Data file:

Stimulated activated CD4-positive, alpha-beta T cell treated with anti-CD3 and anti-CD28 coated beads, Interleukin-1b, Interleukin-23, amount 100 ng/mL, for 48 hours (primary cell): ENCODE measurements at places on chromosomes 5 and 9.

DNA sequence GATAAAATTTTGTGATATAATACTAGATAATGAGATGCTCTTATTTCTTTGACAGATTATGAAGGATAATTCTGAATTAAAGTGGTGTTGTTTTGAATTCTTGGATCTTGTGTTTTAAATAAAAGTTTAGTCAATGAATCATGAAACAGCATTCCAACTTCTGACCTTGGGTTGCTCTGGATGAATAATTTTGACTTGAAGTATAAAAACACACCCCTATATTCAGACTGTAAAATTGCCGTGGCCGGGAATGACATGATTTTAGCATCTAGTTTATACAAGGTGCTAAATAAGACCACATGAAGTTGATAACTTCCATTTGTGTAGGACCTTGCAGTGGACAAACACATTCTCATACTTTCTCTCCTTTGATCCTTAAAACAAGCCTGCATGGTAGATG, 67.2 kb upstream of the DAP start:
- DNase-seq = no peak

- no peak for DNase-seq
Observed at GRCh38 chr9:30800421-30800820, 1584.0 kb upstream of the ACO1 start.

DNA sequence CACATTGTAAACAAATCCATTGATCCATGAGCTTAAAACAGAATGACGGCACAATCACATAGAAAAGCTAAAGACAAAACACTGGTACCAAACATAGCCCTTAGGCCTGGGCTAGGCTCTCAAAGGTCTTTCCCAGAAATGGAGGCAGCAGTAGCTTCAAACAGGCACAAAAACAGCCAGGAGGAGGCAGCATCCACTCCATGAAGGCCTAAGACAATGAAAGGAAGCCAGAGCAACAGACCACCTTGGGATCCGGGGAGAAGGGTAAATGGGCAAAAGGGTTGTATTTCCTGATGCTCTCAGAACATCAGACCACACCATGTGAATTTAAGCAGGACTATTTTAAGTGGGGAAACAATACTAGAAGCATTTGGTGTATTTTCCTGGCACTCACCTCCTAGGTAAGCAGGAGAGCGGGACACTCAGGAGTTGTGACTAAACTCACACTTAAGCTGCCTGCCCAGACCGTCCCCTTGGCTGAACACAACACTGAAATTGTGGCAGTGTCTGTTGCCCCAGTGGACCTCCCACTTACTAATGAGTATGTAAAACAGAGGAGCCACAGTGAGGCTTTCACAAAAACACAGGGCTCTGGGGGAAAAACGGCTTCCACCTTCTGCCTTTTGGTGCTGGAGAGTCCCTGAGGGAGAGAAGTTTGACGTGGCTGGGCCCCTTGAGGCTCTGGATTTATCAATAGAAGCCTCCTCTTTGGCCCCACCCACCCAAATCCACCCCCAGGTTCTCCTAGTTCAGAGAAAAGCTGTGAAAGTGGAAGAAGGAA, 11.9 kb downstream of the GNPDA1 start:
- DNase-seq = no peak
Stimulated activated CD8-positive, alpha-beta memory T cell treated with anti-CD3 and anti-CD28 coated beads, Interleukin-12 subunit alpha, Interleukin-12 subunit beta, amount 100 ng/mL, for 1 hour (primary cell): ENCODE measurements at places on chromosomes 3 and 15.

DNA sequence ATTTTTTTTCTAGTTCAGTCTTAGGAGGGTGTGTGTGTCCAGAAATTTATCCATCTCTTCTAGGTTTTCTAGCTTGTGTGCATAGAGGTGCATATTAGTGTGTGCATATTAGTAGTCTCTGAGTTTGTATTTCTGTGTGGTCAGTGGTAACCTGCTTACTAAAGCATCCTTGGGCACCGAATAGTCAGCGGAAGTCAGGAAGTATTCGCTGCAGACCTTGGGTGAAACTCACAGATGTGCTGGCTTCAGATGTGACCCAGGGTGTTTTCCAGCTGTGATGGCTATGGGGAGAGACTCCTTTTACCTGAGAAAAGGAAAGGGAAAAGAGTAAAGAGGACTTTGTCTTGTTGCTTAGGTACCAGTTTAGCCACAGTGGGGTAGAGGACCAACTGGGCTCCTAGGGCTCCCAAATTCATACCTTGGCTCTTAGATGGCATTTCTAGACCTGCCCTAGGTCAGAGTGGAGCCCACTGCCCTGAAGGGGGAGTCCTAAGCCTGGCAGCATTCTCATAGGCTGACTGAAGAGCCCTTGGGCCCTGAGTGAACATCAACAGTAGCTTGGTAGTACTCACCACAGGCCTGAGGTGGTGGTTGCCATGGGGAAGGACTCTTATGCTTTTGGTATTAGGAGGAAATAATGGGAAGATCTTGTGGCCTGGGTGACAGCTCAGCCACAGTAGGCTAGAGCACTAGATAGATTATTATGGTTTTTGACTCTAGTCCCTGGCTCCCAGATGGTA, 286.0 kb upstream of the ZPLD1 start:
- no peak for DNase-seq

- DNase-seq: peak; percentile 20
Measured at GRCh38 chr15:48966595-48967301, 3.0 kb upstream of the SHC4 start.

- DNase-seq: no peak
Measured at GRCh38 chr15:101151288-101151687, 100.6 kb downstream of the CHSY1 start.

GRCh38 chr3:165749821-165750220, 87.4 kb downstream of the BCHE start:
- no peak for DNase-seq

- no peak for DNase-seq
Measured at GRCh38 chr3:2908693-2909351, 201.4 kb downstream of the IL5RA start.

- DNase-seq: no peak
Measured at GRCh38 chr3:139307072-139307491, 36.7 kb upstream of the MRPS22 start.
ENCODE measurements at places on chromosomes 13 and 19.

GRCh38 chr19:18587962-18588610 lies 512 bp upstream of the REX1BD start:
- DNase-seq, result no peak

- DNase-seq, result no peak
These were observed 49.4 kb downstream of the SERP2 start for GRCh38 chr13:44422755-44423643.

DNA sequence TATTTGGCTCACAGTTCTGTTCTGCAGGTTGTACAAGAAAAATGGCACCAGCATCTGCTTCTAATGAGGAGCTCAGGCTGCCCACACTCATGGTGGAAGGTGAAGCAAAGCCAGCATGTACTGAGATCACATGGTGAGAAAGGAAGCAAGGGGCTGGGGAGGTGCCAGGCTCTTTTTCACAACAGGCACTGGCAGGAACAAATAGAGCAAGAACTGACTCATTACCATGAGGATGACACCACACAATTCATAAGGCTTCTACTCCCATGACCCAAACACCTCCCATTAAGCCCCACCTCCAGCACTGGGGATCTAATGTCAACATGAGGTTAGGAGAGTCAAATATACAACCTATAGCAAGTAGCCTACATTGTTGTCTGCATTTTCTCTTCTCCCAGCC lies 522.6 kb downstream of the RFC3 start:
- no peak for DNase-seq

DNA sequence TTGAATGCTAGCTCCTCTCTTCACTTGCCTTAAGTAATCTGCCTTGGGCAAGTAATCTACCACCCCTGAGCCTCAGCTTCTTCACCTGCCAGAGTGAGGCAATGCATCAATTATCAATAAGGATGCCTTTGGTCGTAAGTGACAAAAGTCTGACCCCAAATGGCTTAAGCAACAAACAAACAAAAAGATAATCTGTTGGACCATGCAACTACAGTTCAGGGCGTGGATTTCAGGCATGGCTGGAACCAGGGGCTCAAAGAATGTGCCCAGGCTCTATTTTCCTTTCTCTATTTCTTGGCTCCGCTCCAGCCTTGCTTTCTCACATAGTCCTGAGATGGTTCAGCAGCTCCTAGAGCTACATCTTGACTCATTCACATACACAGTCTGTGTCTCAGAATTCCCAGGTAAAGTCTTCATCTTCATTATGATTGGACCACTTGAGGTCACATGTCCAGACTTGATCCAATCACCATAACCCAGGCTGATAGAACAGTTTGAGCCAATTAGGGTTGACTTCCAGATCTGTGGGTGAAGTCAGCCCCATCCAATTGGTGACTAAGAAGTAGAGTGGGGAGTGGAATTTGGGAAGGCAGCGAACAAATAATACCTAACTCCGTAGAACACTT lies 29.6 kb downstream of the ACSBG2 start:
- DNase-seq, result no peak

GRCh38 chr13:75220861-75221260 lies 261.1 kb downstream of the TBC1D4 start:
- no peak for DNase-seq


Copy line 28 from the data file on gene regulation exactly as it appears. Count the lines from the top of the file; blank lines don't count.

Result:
DNA sequence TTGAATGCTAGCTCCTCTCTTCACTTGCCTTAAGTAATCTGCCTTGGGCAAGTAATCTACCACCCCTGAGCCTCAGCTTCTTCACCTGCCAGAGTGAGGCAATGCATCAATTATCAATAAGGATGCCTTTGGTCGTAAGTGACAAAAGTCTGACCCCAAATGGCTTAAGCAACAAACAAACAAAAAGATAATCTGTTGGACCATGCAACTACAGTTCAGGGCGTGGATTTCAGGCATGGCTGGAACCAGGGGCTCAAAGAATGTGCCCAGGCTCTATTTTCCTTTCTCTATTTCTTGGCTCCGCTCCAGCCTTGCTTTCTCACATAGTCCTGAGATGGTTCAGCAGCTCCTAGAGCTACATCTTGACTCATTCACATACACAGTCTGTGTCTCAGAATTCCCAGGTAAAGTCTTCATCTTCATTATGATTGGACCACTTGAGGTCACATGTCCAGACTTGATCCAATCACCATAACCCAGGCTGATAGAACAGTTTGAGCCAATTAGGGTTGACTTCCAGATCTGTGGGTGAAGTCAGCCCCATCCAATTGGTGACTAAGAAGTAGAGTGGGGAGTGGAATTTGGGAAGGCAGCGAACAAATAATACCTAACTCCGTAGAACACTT lies 29.6 kb downstream of the ACSBG2 start: